Look inside the body of a 2,000-year-old giant mummified crocodile form Egypt and you would expect to find dried up organs, dust, crocodile bones and possibly Egyptian bones. The last thing you might expect to find would be individually mummified baby crocodiles. That’s what a worker at a museum found by accident using a new 3D scanning machine.
It’s a combination of good hardware (the scanner), good software (Inside Explorer), a good pair of eyes and luck.
On November 18, 2016, the Dutch National Museum of Antiquities opened its new Egyptian galleries to the public and unveiled an advanced 3D visualization experience that was developed by Interspectral, a Swedish visualization company co-founded by Claes Ericson. According to Ericson, the new exhibit uses CT scanning to produce 3D images of what’s inside mummies and other delicate artifacts without harming them. These images allow museum experts and the general public to see the mummies, which had been examined numerous times before, in an entirely new way.
It was a big surprise that the new interactive visualization technology provided by Interspectral made many new details visible, as the mummies had been scanned before. The most exciting discovery was that wrapped inside the larger adult crocodile mummy, were many baby crocodiles, whose existence were previously unknown to us.
According to museum curators Dr. Lara Weiss and Prof. dr. Maarten Raven, at Dutch National Museum of Antiquities, a technician using Interspectral’s interactive tool Inside Explorer zoomed in on one of the crocodile skeletons inside the mummy (there’s actually two – a fact discovered previously) and decided to try the zoom function on an odd part of the image. He was shocked to find it was a tiny crocodile skeleton. Further investigation showed that the baby croc was mummified and wrapped and carefully placed inside the larger crocodile along with 46 other tiny mummies.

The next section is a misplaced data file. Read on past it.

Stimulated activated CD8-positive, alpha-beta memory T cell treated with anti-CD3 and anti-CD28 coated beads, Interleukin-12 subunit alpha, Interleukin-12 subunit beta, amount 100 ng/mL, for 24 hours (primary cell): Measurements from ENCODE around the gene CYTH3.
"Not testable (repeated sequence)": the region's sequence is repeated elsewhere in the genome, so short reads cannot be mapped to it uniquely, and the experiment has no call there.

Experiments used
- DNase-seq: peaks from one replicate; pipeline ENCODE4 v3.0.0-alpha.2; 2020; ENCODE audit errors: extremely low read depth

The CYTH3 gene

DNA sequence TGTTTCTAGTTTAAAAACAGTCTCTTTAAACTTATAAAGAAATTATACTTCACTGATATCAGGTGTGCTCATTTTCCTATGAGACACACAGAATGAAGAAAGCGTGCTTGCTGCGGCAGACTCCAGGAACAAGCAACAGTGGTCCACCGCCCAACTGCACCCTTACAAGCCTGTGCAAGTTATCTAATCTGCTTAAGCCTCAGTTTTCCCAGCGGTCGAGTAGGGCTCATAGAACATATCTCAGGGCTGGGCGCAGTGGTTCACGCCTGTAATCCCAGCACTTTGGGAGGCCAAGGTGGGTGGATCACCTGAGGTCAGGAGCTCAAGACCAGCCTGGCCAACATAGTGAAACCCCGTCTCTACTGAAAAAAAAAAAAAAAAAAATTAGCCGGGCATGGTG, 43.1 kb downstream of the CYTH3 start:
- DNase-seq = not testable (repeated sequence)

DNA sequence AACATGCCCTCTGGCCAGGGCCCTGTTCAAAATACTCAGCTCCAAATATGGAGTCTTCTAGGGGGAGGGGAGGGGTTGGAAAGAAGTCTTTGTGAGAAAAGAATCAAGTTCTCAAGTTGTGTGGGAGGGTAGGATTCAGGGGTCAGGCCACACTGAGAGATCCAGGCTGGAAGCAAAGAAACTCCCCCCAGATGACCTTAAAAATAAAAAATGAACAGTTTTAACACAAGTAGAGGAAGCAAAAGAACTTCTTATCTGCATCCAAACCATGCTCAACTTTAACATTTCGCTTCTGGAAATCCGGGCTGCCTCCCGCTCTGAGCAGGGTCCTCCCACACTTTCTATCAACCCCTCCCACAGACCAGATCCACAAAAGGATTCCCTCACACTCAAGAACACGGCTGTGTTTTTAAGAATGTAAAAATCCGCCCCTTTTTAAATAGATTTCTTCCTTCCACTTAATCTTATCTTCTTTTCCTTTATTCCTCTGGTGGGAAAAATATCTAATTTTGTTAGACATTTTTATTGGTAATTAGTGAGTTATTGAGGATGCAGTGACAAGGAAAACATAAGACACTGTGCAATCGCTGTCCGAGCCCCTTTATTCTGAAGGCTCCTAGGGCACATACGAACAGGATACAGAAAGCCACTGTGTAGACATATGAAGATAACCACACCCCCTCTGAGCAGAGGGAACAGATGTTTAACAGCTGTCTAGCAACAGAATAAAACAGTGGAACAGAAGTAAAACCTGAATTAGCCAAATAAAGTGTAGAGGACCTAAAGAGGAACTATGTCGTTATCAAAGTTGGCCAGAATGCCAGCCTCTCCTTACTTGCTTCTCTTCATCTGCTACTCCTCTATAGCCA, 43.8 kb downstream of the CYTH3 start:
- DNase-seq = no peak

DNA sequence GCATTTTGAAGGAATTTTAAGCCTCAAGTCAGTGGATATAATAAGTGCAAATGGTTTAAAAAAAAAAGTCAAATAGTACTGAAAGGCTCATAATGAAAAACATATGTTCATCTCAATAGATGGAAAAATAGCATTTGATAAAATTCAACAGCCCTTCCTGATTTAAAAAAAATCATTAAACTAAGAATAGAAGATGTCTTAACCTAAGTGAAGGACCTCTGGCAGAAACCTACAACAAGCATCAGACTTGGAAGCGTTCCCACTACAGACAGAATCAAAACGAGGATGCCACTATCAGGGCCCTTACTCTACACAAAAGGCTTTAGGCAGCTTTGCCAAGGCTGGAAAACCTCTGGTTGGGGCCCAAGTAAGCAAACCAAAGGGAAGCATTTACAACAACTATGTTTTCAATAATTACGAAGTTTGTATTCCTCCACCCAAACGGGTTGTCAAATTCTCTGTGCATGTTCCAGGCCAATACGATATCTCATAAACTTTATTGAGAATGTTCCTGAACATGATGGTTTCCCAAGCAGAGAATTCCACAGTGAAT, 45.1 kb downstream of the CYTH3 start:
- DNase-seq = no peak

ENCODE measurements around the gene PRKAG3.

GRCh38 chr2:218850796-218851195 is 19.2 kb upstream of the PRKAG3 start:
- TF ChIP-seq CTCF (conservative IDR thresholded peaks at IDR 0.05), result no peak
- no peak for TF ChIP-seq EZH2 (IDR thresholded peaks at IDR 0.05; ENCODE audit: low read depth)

Ancient Egypt experts are unsure why the baby crocs were mummified with the larger ones. While it could symbolize resurrection, it could also be that they wanted to mummify a large number of big crocodiles but that was all they had to work with. The discovery is unusual but surprisingly not unique. In 2015, a conventional scan of a crocodile mummy at the British Museum in London show 20 tiny crocs wrapped inside the adult’s back.
It’s great to see this kind of technology used for education instead of hacking or inspecting wrapped packages before Christmas morning.